Whitehouse predicts fossil fuel ‘payday’ in West Virginia case

By Jean Chemnick | 06/15/2022 06:51 AM EDT

Democratic senators say the Supreme Court could usher in a future largely devoid of regulation. The oil industry would be the beneficiary, they said.

Sen. Sheldon Whitehouse (D-R.I.).

Sen. Sheldon Whitehouse (D-R.I.) is pictured on Capitol Hill last month. Francis Chung/E&E News

One of the Senate’s most outspoken critics of fossil fuels accused the industry of bankrolling a decadeslong effort to reshape the Supreme Court so it could demolish regulations.

All of them.

“It took patience and planning, but what a payoff when you succeed!” Sen. Sheldon Whitehouse (D-R.I.) said on the Senate floor yesterday. “And now it’s payday.”


Whitehouse timed his remarks for a Supreme Court ruling, expected as soon as today, in a case that could curtail EPA’s power to curb carbon emissions at power plants. He accused fossil fuel donors of sinking hundreds of millions of dollars into nurturing legal theories, scholars and judges that could get rid of regulation.

The case in question, West Virginia vs. EPA, was launched by Republican state attorneys general and the coal industry to challenge a regulatory model for reducing emissions at fossil fuel power plants. At issue is the Obama-era Clean Power Plan, which never took effect.

Environmental lawyers expressed surprise last year when the high court agreed to review a lower court’s decision to strike down a Trump-era replacement rule that sought to establish a narrow reading of EPA’s regulatory authorities under the Clean Air Act.

The petitioners, led by West Virginia, have urged the court to consider legal doctrines that could have ramifications not only for EPA’s Clean Air Act authorities but for a host of regulatory functions performed by agencies across the federal government.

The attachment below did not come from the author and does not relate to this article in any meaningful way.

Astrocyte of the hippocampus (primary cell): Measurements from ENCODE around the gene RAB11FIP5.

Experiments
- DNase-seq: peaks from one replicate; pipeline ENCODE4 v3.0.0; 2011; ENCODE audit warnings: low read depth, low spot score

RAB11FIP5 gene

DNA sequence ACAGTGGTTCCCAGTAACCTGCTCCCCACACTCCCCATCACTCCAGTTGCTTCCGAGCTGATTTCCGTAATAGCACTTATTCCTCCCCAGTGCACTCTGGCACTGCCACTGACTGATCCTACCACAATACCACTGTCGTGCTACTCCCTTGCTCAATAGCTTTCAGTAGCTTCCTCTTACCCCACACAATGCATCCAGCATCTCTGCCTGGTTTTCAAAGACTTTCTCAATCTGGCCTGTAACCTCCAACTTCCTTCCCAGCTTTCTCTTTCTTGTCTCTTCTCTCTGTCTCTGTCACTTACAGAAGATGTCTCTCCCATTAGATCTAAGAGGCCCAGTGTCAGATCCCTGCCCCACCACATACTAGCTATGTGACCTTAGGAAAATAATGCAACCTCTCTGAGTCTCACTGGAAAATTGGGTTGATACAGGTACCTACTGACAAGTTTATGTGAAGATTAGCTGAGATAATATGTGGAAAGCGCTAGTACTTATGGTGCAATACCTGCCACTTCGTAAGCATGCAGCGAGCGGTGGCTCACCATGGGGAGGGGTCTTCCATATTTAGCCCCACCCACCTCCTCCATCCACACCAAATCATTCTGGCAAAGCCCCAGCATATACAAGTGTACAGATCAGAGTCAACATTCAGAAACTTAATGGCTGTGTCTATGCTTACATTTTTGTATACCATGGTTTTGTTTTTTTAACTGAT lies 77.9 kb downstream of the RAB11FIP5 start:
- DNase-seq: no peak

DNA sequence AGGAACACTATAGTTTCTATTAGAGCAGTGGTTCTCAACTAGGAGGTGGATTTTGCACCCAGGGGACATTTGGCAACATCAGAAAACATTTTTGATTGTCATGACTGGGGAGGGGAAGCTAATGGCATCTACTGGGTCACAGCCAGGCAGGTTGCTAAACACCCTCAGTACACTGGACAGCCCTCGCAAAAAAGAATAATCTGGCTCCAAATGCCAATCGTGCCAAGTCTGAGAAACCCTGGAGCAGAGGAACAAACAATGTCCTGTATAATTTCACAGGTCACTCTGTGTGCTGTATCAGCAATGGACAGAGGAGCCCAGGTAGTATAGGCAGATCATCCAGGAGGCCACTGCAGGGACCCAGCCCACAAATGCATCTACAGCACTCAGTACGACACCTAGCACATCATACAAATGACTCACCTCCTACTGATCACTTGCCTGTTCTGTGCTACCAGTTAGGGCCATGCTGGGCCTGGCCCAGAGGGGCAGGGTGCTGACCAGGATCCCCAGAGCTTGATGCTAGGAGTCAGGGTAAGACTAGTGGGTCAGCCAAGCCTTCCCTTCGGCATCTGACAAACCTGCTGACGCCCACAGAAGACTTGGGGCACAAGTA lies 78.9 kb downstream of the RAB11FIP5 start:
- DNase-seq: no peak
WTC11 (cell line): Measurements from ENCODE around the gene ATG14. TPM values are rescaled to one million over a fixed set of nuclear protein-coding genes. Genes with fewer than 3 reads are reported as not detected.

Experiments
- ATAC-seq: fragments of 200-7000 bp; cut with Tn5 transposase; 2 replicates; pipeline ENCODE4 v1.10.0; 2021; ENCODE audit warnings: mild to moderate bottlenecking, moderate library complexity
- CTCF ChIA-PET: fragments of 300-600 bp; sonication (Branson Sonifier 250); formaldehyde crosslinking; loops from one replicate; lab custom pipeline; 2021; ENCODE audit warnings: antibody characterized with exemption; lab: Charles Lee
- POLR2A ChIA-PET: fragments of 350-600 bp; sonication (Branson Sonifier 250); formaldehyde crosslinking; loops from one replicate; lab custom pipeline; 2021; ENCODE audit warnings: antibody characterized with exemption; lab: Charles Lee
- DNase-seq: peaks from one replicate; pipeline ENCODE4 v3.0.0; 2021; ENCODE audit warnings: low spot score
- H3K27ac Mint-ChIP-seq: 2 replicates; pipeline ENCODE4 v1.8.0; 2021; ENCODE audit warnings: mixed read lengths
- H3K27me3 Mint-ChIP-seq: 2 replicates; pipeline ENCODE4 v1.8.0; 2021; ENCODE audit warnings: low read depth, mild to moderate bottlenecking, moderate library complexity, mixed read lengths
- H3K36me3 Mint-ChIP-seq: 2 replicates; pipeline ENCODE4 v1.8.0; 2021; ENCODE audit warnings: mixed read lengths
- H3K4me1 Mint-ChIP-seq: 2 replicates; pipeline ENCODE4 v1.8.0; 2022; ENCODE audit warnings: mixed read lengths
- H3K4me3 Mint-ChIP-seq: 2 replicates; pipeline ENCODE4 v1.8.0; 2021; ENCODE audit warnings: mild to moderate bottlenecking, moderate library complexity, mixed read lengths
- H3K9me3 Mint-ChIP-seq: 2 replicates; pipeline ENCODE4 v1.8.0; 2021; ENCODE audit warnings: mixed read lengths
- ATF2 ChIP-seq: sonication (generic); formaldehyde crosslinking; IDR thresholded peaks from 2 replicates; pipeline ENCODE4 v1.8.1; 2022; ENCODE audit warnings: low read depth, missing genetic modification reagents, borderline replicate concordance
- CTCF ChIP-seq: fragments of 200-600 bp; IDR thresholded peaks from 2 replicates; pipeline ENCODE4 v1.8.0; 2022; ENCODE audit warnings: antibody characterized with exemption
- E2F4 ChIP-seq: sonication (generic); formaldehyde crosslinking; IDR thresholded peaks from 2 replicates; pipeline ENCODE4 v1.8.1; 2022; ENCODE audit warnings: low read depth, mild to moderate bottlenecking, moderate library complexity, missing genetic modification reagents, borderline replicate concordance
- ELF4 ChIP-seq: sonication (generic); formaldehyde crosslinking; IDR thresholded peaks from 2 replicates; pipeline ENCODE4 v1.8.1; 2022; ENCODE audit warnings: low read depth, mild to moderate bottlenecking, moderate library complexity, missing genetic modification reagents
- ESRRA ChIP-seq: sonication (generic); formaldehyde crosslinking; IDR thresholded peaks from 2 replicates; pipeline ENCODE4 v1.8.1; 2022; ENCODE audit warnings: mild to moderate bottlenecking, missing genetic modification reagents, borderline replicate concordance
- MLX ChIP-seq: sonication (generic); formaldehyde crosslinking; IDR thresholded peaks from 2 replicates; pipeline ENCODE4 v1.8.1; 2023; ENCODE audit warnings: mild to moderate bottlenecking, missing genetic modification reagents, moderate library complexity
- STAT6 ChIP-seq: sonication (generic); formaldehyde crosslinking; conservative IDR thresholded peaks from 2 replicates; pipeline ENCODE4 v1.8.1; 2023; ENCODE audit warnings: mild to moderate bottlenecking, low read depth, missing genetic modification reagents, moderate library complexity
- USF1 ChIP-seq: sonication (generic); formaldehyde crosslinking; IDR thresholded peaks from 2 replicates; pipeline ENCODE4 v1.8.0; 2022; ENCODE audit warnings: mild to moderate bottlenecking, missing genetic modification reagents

These include the nondelegation doctrine, which holds that Congress cannot task agencies with shaping regulations, and the major questions doctrine, which demands that Congress settle all politically or economically important questions with prescriptive statutory language.

Whitehouse said those theories had no constitutional basis and were invented by fossil fuels-based think tanks and legal foundations that function as “factories where doctrines are crafted, reverse-engineered from the results the big donors want.”

The goal, he said, is to disable agencies’ regulatory function — not only for climate change, but for other environmental concerns, public health, and other issues in the public interest.

Whitehouse joined Sens. Bernie Sanders (I-Vt.), Elizabeth Warren (D-Mass.) and Richard Blumenthal (D-Conn.) and the dean of the University of California, Berkeley, School of Law, Erwin Chemerinsky, in filing an amicus brief in the West Virginia case in January. The brief decried legal theories that assign Congress limited discretion to delegate regulatory authorities to agencies.

“There is abundant incentive, but little historical or legal basis, for the anti-regulatory industry theories,” the brief states.

The senators and Chemerinsky pointed to a law review article by Julian Davis Mortenson and Nicholas Bagley of the University of Michigan that argued delegation by Congress to agencies has been common since the 18th century. Early Congresses regularly enacted laws that empowered administrative agencies to write rules on important policy issues, they wrote.